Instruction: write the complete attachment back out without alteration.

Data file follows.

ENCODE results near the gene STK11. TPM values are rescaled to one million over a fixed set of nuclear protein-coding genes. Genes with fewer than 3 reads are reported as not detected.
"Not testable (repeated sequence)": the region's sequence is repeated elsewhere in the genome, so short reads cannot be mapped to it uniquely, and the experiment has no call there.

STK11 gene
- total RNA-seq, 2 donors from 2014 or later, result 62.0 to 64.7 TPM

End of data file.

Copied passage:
ENCODE results near the gene STK11. TPM values are rescaled to one million over a fixed set of nuclear protein-coding genes. Genes with fewer than 3 reads are reported as not detected.
"Not testable (repeated sequence)": the region's sequence is repeated elsewhere in the genome, so short reads cannot be mapped to it uniquely, and the experiment has no call there.

STK11 gene
- total RNA-seq, 2 donors from 2014 or later, result 62.0 to 64.7 TPM